Who Are We Allowing in? Who Are We Trying to Keep out?

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    Who Are We Allowing in? Who Are We Trying to Keep out?

    This is episode seven of our course Migration 101. In this course, we’ve teamed up with Hein de Haas, one of the field’s leading scholars, to tackle some of the most commonly asked questions related to migration. After watching his videos, you’ll have a fundamental understanding of the realities surrounding today’s debate on migrants and the refugee crisis. We recommend Migration 101 as a primer for other Migration Matters courses.

    To receive the full series right to your inbox, sign up for this course on our website.

    PART 7/10 OF MIGRATION 101

    Given the public debate on migration today, one might assume that countries around the world have become or are becoming more restrictive on migration. Yet, these policies are not actually more restrictive; rather they reflect a global class system, says Hein.

    In this episode, Hein investigates how and to what effect destination countries decide on which migrants to accept, as well as which migrants they work actively to keep out.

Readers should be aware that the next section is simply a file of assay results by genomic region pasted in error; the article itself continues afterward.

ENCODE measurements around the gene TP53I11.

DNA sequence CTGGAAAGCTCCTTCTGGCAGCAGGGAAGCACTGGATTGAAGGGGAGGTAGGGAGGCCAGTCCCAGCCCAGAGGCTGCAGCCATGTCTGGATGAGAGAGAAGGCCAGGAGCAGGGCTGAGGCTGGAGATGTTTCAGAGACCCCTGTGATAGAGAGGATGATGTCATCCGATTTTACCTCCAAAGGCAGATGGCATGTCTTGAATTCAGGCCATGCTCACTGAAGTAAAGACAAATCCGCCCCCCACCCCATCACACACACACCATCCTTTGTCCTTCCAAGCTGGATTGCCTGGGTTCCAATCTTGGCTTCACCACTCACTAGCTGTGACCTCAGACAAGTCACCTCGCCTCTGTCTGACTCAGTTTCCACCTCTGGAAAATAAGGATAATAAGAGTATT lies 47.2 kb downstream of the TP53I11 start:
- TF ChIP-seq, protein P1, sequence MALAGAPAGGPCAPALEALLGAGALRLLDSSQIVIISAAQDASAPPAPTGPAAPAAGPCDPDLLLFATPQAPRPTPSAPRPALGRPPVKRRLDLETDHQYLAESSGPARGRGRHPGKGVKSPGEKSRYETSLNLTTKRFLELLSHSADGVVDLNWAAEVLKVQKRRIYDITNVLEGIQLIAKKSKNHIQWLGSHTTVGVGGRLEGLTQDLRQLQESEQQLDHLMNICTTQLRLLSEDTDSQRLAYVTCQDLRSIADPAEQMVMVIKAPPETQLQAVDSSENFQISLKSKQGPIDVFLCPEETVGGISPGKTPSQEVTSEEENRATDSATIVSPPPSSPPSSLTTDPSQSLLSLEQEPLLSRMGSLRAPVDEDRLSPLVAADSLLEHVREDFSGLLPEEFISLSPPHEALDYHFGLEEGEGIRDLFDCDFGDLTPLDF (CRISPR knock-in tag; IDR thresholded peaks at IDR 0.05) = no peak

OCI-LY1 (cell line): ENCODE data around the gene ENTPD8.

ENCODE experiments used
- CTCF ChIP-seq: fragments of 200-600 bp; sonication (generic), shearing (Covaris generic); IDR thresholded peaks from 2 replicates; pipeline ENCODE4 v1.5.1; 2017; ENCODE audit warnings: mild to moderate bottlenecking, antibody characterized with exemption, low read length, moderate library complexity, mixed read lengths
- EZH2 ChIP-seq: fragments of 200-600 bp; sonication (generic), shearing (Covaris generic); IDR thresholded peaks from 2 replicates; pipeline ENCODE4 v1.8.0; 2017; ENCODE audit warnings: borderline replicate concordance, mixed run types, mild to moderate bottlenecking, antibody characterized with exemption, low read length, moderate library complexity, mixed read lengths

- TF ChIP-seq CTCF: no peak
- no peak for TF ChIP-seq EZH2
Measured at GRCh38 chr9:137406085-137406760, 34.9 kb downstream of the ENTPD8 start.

Recommended Reading

    Check out this map to see how EU countries have opened their borders to refugees, as per their labour needs at the time.

    This Bloomberg article on Spain’s massive labor shortage (of a certain type), despite 5 million unemployed.

    An individual is three times more likely to be admitted to Harvard than to be admitted to the U.S. as a refugee, says Embrace Refugees, a project on the gruelling asylum application process.

    Even Japan, a long-time foe of immigration, is coming around to a selective policy for a certain type of worker, says this article from The Japan Times.

    This case study from Hein’s book The Age of Migration further explores the decisions Japan must make, concerning migration policy.

    Hein de Haas

    Hein is Professor of Sociology at the University of Amsterdam. He was a founding member and director of the International Migration Institute at the University of Oxford. He is a co-author of The Age of Migration, a leading textbook in the field of migration. You can find more information and free downloads of his publications on his website. He also maintains a blog – we recommend this entry titled “Human migration: myths, hysteria and facts“.

    Sign up now for our newest course, A Migrant’s View, here. It’s a bit different than our other courses, focussing on both research about so-called “origin countries” (where migrants and refugees come from) and stories of arrival, waiting, and return. And don’t miss our next course on integration and diversity in Europe! Sign up here to receive the full series once it’s finished.